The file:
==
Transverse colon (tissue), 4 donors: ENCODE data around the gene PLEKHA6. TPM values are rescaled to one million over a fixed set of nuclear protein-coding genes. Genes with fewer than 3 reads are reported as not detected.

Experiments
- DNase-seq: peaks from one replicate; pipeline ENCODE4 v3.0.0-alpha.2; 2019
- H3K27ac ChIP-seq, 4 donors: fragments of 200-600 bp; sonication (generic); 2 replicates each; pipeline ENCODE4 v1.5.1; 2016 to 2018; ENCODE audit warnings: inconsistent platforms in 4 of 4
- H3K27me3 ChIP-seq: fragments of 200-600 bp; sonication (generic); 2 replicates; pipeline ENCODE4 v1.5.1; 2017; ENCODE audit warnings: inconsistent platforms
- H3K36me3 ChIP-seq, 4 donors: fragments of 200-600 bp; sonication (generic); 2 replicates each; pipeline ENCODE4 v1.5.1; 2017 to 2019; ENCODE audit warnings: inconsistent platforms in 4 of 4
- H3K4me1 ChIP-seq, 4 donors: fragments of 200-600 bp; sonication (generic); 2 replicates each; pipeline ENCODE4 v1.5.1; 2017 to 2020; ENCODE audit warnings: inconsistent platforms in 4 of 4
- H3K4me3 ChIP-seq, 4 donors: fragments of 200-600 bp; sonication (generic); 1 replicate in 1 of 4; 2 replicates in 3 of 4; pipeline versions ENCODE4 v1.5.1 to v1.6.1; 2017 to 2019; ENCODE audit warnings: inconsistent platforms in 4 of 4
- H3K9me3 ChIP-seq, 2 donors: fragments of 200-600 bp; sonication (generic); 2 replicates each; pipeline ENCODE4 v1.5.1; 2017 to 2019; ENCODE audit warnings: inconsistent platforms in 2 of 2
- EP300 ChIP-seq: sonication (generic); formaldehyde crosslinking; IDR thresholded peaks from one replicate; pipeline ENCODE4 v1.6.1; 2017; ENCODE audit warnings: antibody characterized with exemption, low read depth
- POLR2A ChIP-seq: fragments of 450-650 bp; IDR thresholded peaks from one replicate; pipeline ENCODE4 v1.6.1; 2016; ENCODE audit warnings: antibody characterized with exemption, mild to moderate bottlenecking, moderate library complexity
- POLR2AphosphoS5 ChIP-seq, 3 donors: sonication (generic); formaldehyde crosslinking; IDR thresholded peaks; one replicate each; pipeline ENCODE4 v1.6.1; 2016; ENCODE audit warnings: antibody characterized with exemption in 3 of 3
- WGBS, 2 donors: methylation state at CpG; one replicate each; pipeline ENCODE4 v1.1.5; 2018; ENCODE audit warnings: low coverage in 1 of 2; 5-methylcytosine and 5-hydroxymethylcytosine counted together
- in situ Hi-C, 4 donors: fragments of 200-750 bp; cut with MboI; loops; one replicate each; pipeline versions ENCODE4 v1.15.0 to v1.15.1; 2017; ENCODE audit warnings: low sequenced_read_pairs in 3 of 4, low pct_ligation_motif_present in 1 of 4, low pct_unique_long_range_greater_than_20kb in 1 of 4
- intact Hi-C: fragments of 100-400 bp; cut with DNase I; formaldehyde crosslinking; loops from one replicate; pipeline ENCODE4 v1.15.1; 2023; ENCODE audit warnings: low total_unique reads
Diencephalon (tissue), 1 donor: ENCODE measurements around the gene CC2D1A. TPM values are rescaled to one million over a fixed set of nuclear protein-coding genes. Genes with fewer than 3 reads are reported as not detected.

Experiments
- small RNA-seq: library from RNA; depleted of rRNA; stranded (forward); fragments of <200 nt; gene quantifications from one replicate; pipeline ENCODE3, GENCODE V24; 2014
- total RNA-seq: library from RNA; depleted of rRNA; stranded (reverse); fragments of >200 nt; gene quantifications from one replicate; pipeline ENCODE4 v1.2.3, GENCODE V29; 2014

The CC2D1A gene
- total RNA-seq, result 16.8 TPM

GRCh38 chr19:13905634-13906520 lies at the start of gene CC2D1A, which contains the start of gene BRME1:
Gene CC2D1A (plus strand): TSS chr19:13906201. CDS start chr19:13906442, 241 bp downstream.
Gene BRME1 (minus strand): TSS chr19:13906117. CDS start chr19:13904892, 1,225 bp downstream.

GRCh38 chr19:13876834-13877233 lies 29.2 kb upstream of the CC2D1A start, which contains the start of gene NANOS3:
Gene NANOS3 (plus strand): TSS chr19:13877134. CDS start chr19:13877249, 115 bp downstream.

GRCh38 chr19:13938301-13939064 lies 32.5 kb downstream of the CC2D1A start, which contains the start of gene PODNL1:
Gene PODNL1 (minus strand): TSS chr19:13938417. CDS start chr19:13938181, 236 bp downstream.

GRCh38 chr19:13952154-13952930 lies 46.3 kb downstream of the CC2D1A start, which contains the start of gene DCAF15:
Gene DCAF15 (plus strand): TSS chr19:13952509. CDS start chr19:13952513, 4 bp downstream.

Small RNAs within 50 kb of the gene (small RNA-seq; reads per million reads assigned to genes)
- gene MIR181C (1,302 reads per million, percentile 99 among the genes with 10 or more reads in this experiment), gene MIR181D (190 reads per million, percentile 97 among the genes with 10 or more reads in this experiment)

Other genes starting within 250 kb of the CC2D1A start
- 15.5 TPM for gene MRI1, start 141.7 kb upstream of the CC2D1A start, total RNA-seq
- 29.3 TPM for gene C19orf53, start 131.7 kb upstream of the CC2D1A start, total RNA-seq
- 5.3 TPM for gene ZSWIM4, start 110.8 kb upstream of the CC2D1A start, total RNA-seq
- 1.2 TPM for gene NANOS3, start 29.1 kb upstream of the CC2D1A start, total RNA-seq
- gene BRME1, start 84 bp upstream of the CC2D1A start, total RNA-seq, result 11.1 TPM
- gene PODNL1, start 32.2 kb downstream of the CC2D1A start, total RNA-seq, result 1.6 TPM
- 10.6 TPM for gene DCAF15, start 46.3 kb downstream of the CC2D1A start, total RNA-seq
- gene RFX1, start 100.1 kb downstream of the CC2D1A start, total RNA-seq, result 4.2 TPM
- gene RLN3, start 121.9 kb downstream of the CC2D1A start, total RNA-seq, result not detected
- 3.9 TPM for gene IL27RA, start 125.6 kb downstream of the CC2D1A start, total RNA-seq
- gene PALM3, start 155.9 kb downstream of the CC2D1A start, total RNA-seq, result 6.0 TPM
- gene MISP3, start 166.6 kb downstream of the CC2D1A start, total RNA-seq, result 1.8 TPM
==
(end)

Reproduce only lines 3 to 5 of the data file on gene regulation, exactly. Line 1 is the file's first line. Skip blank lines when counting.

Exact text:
- DNase-seq: peaks from one replicate; pipeline ENCODE4 v3.0.0-alpha.2; 2019
- H3K27ac ChIP-seq, 4 donors: fragments of 200-600 bp; sonication (generic); 2 replicates each; pipeline ENCODE4 v1.5.1; 2016 to 2018; ENCODE audit warnings: inconsistent platforms in 4 of 4
- H3K27me3 ChIP-seq: fragments of 200-600 bp; sonication (generic); 2 replicates; pipeline ENCODE4 v1.5.1; 2017; ENCODE audit warnings: inconsistent platforms